Makes sense when you realize that for the .38 lcr Ruger states plainly that one may use either .38special or .38 +p as they are also two distinct ammo classifications.

If anyone disagrees I would be interested in reading the reasons-but if the lcr 9 was approved for +p the wording would be the same as in the .38-I think anyway.

This is important to me as I have always considered a gun that has no +p restrictions as being more robustly built than one that is prohibited from using the hotter but saami approved loading; especially in a revolver. A semi has much more going on, more parts, springs and it is easy for me to understand why so many, if not all, makers advise against the use of hot ammo. But a revolver not being approved for +p - especially one I have just bought is a bummer-in fact a +p+ bummer.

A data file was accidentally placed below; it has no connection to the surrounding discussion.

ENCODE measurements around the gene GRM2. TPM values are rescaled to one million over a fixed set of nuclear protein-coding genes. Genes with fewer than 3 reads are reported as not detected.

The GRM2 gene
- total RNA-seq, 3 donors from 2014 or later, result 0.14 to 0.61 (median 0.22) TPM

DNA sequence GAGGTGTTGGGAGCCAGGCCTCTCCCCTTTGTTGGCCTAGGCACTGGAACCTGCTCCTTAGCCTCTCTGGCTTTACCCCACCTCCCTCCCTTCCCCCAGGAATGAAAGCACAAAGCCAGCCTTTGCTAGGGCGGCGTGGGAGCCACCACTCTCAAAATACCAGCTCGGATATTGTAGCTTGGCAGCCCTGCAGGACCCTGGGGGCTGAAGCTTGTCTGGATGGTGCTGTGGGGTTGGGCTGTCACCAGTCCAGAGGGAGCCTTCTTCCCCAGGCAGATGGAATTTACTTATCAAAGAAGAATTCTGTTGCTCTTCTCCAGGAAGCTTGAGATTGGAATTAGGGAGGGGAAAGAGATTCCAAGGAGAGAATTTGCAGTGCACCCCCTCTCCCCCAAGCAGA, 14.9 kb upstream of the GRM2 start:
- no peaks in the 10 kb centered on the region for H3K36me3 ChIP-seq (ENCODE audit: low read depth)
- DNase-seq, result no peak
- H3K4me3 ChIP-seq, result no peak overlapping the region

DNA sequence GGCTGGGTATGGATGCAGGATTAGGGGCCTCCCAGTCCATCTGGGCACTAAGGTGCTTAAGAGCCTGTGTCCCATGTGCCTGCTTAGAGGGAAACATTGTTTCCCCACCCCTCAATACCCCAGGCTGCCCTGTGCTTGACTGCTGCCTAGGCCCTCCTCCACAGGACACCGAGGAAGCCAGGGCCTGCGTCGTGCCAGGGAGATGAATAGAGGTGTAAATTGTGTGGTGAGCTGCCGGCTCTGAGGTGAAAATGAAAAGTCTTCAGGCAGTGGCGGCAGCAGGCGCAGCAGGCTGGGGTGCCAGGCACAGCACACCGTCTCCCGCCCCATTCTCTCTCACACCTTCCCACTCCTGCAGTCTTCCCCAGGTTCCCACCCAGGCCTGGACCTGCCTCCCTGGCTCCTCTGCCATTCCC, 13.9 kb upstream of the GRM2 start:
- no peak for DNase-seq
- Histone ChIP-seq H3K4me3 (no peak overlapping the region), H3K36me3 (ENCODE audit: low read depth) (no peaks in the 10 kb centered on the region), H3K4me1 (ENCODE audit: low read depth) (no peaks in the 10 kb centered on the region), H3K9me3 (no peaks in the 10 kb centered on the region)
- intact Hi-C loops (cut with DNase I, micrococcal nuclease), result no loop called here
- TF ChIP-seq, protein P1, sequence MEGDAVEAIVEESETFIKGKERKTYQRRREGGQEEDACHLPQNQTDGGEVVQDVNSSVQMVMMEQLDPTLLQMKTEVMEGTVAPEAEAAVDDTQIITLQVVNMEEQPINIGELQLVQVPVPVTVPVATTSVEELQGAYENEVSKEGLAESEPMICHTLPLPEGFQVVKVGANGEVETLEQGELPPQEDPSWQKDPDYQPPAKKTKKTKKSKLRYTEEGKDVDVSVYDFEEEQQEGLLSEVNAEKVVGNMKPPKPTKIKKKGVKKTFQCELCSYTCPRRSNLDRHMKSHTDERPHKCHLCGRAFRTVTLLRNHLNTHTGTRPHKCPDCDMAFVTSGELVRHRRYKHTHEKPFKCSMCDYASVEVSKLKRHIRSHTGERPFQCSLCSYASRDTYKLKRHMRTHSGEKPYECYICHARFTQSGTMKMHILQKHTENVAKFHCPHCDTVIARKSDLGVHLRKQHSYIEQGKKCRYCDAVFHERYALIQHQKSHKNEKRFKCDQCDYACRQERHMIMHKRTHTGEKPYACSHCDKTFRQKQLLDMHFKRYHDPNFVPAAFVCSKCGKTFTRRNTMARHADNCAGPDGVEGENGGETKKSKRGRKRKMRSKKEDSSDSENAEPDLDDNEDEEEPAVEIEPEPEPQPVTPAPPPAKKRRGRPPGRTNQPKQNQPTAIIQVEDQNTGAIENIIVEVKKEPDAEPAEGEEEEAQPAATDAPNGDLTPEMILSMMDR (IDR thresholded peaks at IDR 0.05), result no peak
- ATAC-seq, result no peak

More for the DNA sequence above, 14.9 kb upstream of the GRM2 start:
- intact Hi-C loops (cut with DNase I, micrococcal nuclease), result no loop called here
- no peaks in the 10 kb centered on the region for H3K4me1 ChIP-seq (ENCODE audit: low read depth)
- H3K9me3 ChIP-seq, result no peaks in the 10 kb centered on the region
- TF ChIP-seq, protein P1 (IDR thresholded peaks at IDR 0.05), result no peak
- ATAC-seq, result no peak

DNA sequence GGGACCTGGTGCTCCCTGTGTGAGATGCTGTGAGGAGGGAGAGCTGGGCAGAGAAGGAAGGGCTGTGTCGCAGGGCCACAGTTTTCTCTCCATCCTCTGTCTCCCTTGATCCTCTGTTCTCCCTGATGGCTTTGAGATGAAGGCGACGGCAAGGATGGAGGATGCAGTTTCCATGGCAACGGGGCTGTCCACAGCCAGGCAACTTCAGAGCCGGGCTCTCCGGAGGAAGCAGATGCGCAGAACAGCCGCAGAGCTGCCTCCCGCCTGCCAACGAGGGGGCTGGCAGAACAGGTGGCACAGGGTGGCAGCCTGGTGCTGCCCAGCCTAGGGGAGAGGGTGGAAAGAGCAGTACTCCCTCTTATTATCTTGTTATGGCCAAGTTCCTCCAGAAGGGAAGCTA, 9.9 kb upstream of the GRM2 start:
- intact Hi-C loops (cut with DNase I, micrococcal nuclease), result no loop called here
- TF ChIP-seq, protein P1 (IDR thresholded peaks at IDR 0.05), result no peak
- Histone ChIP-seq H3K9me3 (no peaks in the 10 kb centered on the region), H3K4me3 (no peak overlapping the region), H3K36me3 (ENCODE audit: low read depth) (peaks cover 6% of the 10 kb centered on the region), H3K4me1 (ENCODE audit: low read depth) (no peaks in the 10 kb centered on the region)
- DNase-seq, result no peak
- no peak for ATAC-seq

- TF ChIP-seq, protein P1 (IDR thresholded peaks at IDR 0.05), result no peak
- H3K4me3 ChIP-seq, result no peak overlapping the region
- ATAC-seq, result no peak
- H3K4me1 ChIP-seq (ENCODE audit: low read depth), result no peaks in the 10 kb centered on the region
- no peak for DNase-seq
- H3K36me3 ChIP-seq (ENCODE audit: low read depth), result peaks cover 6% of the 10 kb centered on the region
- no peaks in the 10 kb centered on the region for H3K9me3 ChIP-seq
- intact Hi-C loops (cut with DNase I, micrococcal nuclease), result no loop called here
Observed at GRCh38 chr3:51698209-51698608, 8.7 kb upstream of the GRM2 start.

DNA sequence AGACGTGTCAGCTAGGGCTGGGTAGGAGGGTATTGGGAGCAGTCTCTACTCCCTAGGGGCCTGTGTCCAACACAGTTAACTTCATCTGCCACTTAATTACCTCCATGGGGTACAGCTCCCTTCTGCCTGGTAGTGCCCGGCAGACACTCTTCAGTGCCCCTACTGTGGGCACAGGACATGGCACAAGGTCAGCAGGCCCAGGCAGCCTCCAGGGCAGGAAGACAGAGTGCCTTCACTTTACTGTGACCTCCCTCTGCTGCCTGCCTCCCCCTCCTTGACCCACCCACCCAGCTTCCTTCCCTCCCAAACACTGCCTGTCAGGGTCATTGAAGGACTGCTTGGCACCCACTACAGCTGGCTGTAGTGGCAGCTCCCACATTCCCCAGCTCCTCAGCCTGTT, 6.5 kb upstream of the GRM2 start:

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or is it??

The 'main' manual which does NOT include the 9mm specifically mentions the LCR .38 is rated for .38+p, the addendum for the LCR 9mm makes no mention of a +p rating, nor is an advisory against the use of +p given.

Is the 'honeymoon' over already???
what I've heard you won't want to shoot the hot 9mm stuff from the lcr9 anyway.

 

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I wonder if their not rating it for 9mm +P was to avoid problems with other unfired rounds in the cylinder jumping crimp.
 

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Call Ruger and ask. Everyone is just guessing.
The person on the other end of the phone will be too. I bet if you call 5 times you'll get yes's and no's. It's not like the materials engineer who worked on the cylinder is going to answer the phone.